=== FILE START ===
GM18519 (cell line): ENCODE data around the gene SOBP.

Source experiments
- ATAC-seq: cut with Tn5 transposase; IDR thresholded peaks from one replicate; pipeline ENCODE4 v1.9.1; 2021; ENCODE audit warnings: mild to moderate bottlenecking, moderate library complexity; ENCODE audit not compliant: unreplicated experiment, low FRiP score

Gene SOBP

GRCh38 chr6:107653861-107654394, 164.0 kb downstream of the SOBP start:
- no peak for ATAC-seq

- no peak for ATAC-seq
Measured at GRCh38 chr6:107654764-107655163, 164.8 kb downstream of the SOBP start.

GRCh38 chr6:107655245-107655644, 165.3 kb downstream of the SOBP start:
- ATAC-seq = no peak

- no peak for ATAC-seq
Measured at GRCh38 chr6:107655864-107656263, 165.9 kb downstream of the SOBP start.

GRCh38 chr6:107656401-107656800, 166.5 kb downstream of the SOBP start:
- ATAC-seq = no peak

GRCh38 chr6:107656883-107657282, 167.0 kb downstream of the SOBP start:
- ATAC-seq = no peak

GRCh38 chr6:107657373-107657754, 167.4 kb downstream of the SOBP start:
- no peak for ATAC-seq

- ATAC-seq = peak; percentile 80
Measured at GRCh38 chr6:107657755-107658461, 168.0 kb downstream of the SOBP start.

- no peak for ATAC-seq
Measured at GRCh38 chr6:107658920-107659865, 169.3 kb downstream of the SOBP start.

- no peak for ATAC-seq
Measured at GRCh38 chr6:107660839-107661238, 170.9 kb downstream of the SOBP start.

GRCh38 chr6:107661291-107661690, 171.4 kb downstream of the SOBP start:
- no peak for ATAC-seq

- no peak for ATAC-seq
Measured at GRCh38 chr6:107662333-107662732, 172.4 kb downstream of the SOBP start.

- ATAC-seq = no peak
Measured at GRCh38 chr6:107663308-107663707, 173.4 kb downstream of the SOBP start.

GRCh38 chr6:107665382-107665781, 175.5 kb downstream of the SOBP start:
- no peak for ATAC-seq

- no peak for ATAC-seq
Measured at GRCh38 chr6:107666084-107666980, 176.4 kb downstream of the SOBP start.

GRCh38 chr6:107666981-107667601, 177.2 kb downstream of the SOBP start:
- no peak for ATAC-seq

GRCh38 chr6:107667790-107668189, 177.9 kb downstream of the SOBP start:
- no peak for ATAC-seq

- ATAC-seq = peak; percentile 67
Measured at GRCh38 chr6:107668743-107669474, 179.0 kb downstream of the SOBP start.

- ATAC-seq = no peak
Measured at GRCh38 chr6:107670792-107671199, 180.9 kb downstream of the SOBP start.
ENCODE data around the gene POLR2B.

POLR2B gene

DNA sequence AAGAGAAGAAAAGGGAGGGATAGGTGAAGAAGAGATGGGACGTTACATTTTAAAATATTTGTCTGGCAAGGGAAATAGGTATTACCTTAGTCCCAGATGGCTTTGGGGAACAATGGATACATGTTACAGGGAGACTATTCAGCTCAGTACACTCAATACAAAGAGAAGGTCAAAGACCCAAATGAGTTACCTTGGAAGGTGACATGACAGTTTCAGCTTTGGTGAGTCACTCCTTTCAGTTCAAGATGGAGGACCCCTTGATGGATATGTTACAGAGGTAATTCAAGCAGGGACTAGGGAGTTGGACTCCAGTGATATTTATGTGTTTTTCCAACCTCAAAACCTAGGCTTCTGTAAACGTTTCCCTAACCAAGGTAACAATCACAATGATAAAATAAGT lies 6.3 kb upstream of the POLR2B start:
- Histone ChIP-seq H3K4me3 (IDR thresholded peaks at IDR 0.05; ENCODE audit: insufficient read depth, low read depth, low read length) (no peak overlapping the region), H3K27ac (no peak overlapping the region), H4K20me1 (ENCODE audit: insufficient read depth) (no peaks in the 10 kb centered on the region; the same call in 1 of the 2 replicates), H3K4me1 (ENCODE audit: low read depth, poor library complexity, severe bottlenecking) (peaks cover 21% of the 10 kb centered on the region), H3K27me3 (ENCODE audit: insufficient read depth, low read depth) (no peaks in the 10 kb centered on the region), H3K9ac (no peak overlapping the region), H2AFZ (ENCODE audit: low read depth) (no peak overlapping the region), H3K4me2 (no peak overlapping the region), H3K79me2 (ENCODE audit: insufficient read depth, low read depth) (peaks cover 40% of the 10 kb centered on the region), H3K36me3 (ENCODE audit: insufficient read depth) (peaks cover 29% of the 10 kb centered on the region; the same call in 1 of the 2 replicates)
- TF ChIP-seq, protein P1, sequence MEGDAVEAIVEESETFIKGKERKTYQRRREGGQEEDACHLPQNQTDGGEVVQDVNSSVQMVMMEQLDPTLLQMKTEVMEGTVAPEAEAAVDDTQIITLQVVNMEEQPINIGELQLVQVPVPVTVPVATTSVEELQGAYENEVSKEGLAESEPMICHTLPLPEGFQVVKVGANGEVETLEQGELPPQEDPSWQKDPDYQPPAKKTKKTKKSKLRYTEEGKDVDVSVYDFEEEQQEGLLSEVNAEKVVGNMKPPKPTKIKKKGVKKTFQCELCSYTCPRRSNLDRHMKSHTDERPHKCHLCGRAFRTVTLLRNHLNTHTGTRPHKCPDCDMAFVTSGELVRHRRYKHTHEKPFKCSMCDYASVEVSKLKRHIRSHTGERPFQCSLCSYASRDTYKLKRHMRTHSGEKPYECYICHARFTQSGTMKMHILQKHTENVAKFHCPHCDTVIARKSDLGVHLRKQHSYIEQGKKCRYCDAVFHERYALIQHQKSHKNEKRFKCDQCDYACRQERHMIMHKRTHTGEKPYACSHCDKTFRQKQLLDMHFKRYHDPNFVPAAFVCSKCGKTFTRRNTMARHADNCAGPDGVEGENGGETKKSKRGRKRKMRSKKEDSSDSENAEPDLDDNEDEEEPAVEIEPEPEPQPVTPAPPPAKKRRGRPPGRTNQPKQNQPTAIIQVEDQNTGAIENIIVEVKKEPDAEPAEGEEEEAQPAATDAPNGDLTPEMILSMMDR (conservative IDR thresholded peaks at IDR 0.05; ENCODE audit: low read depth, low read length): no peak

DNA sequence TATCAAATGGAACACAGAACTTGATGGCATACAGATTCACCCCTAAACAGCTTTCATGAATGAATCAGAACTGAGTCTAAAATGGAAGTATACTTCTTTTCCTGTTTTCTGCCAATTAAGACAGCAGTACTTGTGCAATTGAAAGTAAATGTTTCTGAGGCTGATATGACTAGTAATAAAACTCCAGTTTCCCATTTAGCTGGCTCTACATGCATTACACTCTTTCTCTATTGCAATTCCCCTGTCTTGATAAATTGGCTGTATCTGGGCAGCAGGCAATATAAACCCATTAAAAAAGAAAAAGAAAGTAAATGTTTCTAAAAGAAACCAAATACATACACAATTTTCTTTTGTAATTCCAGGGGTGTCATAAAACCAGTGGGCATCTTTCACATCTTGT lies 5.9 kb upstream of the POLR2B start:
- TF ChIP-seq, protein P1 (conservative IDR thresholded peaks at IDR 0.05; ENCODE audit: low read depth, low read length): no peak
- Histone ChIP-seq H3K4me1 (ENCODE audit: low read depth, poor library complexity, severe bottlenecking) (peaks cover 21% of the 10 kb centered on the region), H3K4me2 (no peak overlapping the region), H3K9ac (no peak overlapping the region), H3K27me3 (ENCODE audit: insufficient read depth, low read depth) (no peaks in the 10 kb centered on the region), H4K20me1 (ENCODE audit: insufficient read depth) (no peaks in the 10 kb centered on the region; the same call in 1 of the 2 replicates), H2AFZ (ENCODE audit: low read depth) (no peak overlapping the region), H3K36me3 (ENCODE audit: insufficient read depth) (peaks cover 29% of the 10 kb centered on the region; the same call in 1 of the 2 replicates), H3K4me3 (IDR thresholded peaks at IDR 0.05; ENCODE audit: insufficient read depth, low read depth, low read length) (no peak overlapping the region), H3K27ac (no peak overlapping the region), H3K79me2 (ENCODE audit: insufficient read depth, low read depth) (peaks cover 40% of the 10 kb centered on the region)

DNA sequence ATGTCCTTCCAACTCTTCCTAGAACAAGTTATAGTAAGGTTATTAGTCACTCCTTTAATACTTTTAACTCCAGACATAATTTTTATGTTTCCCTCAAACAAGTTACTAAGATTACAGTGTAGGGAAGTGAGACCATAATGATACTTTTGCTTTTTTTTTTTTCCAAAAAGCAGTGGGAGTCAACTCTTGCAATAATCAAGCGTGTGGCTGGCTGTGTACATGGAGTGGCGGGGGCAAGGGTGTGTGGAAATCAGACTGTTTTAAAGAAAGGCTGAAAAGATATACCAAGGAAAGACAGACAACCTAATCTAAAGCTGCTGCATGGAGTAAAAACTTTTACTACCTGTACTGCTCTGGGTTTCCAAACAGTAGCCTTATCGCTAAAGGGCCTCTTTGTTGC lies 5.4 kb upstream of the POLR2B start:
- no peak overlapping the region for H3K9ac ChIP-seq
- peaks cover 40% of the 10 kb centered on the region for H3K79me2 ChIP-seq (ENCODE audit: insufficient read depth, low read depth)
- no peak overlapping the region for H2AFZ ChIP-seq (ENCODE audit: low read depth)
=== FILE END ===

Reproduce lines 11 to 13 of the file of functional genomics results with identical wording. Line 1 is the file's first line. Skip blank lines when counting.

- no peak for ATAC-seq
Measured at GRCh38 chr6:107655864-107656263, 165.9 kb downstream of the SOBP start.

GRCh38 chr6:107656401-107656800, 166.5 kb downstream of the SOBP start: